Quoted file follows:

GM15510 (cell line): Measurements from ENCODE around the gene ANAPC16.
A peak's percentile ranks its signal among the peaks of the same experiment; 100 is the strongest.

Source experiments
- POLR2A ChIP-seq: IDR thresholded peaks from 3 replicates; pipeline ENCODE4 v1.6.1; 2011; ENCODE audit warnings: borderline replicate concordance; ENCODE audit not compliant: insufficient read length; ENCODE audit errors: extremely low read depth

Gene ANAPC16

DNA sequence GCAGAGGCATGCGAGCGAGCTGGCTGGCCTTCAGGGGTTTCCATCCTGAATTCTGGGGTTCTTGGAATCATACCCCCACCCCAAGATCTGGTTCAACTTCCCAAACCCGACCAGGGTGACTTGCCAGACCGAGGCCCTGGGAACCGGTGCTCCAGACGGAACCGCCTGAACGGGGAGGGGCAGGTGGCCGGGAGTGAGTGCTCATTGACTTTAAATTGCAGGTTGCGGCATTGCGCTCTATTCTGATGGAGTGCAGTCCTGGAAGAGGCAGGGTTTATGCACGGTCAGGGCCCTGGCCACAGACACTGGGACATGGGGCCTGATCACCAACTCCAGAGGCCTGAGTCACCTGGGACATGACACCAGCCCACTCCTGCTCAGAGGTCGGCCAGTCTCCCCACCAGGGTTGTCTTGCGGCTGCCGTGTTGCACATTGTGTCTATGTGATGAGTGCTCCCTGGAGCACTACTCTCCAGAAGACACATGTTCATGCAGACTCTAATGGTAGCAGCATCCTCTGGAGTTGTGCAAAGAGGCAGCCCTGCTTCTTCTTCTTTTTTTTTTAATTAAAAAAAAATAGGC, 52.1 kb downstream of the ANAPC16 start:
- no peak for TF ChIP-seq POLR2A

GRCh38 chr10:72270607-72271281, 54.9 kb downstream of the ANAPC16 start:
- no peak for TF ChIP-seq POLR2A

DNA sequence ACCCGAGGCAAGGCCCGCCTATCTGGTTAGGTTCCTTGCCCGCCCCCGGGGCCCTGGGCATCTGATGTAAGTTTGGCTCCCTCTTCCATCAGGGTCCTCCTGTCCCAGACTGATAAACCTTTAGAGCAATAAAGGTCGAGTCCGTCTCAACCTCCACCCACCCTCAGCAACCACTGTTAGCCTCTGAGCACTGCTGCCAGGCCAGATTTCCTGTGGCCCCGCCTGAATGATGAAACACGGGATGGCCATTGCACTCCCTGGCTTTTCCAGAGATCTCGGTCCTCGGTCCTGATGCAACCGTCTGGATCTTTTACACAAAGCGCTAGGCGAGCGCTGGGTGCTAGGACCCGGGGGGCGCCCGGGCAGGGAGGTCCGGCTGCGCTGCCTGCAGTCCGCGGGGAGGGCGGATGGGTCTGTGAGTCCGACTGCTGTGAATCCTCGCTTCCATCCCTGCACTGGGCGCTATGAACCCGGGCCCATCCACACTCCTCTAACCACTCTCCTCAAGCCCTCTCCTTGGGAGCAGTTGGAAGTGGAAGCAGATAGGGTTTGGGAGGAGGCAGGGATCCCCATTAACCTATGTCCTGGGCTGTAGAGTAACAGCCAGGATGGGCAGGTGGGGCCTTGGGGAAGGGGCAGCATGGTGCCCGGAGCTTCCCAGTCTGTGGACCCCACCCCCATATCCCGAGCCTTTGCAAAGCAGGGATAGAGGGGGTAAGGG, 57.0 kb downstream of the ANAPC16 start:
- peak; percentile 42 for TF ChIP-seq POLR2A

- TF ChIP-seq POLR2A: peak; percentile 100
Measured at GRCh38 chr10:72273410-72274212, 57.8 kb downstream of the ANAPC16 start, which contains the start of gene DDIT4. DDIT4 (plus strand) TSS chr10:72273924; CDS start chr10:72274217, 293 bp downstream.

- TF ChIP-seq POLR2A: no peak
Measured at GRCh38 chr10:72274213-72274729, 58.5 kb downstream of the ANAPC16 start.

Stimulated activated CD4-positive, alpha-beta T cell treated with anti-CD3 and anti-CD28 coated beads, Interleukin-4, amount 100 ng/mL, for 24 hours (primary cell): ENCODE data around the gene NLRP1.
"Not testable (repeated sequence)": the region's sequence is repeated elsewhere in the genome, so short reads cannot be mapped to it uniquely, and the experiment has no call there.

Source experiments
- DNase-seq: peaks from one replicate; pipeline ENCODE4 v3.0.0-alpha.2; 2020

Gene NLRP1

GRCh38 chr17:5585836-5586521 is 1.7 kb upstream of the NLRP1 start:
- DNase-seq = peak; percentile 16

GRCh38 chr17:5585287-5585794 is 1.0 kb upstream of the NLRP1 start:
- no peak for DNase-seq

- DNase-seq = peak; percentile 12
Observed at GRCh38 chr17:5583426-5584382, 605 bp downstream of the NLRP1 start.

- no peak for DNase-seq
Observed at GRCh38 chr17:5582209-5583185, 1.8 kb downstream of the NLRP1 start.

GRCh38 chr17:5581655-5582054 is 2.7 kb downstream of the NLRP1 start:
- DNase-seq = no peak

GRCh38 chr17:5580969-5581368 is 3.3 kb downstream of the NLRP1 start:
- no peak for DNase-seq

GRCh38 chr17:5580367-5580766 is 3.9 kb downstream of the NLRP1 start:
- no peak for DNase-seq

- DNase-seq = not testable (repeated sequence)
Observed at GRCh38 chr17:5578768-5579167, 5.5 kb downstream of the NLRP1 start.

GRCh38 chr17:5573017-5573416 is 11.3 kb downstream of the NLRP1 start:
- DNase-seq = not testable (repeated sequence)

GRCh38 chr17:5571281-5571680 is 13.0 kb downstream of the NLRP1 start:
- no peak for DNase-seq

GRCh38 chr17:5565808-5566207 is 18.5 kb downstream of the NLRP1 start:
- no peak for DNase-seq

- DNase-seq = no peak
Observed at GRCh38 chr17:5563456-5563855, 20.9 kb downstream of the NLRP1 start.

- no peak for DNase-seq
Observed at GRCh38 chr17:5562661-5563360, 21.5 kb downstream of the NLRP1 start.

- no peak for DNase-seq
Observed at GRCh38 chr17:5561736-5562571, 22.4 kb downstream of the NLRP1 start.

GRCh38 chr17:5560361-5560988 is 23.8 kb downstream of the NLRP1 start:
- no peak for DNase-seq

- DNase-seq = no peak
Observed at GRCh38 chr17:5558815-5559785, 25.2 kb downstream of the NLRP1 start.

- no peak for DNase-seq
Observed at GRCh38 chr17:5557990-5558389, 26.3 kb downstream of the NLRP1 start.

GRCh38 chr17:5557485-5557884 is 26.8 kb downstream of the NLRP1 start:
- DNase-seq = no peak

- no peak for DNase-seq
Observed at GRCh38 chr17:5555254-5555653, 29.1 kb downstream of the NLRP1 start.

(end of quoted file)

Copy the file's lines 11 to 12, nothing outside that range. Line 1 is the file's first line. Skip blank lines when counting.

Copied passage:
- peak; percentile 42 for TF ChIP-seq POLR2A

- TF ChIP-seq POLR2A: peak; percentile 100